Guide-A-Ride is the bus stop information display for MTA Regional Bus Operations of New York City. It is a rectangular box attached to the bus stop pole that displays a route map and a schedule. Originally designed for MTA New York City Transit operations, it is also used for routes of the MTA Bus Company that were formerly privately operated.
The Guide-A-Ride canister is vandal-resistant and was designed for easy updating of the information displayed; though as a partly analog tool still requiring visits to the site – requiring some planning during the massive system-wide service reductions the MTA was forced to implement at the end of December 2009.
The New York City Transit Authority (NYCTA, NYCT, or TA) first announced a plan for "metal diagrammatic maps of bus routes on bus-stop stanchions" in 1964. These consisted of large metal signs (14 x 8 1⁄2 inches) with pictographic depictions of bus routes. Sometimes installed in the place of conventional bus stops, these signs were often considered confusing, as they attempted to consolidate multiple route maps onto a single sign and sometimes omitted routes. The prototype for Guide-A-Ride was developed in 1977, the key novelty in the display of times to the minute the bus was due at the individual stop. Although skeptics doubted the ability of buses on New York’s densely packed streets to show up anything like the times posted, on-time performance proved fairly reliable. In any event, customers had the comfort of knowing they were in the right place at the right time. The actual displays began appearing at New York City bus stops a few years later. Transit operations did not have a good reputation at the time, but Guide-A-Ride came to be viewed as one bright spot.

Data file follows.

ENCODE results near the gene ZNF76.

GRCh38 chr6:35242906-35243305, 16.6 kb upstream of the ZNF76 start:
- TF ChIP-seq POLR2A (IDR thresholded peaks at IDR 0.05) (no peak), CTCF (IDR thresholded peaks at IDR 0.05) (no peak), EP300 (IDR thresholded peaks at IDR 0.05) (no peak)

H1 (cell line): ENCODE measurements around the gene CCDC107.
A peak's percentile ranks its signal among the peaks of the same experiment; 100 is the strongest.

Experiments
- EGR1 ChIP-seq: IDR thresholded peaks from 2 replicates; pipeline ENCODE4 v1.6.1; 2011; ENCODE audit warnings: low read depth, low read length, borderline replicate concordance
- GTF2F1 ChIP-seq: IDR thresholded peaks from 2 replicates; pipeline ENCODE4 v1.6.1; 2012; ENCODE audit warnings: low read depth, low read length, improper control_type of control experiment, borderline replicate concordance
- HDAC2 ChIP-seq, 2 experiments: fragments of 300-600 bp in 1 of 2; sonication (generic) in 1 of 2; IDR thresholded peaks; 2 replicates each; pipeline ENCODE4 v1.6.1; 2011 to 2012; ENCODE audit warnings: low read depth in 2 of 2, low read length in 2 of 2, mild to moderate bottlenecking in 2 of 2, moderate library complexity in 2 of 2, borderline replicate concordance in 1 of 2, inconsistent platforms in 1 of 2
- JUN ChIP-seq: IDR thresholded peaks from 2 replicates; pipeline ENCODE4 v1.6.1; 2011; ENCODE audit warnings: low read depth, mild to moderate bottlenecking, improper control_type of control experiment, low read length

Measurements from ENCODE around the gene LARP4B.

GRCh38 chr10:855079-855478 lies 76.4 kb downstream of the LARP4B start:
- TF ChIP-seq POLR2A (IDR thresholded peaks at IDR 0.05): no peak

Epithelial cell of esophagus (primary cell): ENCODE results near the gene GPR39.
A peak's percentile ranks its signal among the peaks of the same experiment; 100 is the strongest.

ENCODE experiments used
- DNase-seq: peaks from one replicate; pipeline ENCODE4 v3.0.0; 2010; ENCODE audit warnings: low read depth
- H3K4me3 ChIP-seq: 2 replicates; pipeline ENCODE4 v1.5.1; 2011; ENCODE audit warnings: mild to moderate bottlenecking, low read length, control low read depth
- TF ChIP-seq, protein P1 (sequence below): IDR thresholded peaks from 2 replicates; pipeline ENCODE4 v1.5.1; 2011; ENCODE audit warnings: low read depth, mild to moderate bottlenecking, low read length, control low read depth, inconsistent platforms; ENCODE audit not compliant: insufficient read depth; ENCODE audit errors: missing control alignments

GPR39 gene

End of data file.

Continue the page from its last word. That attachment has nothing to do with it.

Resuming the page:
Even in an age when customers can access on their smartphones real-time bus arrivals as projected by satellite, Guide-A-Ride over three decades on remains an aid to bus riders needing a quick sense at a bus stop of the service offered. Similar transit aids can be seen in at bus stops in other cities including Boston, Atlanta, and Los Angeles, while still attracting the astonished notice of visitors to the Big Apple.
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